TRACY, Cailf. –
In direct alignment with the Defense Logistics Agency Strategic Plan, Strong Partnerships, Objective 3.2: Department of Defense and Interagency Partnerships; a dedicated team of subject matter experts from DLA Distribution San Joaquin, California’s Consolidation and Containerization Point and Systems Division participated in the U.S. Transportation Command Transportation Management System prototype over the past six months.
According to TRANSCOM, the DoD is conducting a 24-month assessment of a TMS to determine if it is suitable for use by the Joint Deployment and Distribution Enterprise. The capability is being introduced at a perfect time for DLA Distribution—considering that DoD assigned the F-35 Global Transportation and North American Regional Warehousing to DLA and TRANSCOM just last year. If successful, the partners will utilize the program for booking and shipping functions in support of all government-owned F-35 material to and from any global location as directed by the Joint Program Office.
Currently, the DoD uses a global network of nodes consisting of aerial ports, seaports, distribution hubs and staging bases, but sadly there is no platform linking these nodes. This is where TMS comes into play. The TMS prototype is looking to link the disparate nodes and ultimately provide the distribution network with end-to-end visibility.
The TMS prototype is an end-to-end business solution that is based on commercial-off-the-shelf transportation management software. When fully implemented, TMS will integrate the Defense Transportation System, allowing for audit compliant transportation planning, ordering, shipping, tracking, and billing for global movements.
Key members of the team had the opportunity to travel to TRANSCOM to participate in TMS User Verification Testing. Charrisse Johnson, a distribution process worker at San Joaquin’s Consolidation and Containerization Point, found this test invaluable.
“I had the opportunity to travel to TRANSCOM during September to engage with the TMS team,” said Johnson. “The team was willing to listen and share ideas with one another and listen to everyone’s opinions and thoughts of the TMS project.”
She added that she is happy with the outcome of the TMS prototype and enjoys being on the team.
Additionally, the team conducted a joint “go-live” testing event in October. San Joaquin’s team collaborated with the 60th Aerial Port Squadron at Travis Air Force Base, and together they shipped material by air to Hawaii. Upon conclusion of the testing, TMS proved to be a success.
A common consensus among the team is they all valued the-in transit visibility the system provides.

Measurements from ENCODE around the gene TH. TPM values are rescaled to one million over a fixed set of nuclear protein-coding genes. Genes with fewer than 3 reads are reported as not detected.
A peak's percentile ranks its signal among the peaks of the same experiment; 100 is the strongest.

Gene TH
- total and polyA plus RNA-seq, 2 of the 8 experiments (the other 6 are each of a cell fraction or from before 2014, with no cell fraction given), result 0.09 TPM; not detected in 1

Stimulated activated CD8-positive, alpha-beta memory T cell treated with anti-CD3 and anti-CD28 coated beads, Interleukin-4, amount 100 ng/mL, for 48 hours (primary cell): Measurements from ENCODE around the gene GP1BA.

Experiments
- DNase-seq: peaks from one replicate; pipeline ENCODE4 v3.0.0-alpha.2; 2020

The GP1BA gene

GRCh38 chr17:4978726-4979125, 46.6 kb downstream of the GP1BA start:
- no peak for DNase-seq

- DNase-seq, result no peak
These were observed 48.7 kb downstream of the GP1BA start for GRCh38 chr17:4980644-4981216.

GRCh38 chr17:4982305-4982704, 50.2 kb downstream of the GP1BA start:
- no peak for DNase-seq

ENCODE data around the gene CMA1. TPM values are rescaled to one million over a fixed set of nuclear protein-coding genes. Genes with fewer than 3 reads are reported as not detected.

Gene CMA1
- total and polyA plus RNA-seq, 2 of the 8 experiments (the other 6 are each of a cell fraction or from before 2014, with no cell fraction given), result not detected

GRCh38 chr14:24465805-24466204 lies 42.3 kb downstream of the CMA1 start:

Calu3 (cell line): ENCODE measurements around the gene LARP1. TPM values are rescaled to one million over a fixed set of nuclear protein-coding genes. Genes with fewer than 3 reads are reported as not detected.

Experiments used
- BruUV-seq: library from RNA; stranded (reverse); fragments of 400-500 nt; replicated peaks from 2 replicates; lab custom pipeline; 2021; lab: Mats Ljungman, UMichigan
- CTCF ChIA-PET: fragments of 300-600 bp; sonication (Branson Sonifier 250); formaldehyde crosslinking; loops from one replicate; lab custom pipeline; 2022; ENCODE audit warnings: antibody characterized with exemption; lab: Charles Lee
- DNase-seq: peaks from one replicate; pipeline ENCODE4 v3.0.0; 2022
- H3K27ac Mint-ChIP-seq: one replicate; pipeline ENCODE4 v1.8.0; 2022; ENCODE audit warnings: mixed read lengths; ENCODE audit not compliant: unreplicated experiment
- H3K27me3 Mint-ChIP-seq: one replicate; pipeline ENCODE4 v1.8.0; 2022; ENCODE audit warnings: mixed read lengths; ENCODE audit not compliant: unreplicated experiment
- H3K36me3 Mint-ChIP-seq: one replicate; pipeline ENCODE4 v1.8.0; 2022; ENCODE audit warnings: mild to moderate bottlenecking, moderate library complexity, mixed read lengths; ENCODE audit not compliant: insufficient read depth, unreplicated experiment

Robert Zepeda, lead transportation assistant, talks highly of the visibility the TMS prototype offers.
“In-transit visibility is a capability TMS can bring across organizations,” he commented. “Agencies have visibility of their materiel from start to finish.”
He added that TMS differs from his processes today when receiving notifications if something is wrong, where in TMS you can identify the problem immediately.
Along with any new program there will always be challenges. A couple of challenges the team conveyed were the conjunction between TMS and the Distribution Standard System that is currently used at DLA’s distribution centers. Another challenge will be getting all users trained in the new system. The team voiced the importance of getting all the users to understand the system and accepting change.
DLA Distribution San Joaquin’s Deputy Commander, Jodie Johnson-Micks, has been involved with the prototype since its inception and understands the benefits this system can bring.
“From a management and leadership perspective, it is key to have a system that allows us to see what is coming to the distribution center and to be able to forecast and staff accordingly. We don’t have that currently,” said Johnson-Micks. “At times we may have too many or too few resources on board to manage the daily workload; but if we knew what materiel was coming into our distribution center, we would be able to better plan, forecast and staff our work areas accordingly. The same mentality is true for the sights receiving our shipments. More importantly, TMS would allow warfighters across the globe to have end-to-end in-transit visibility of their material as it moves through the DoD’s logistics pipeline.”
Johnson-Micks ended with discussing the benefits of TMS in terms of audit readiness. She likes the capability that TMS brings with regards to documentation and billing, both which are key to evidential matter requirements and being able to withstand strict audit compliance standards.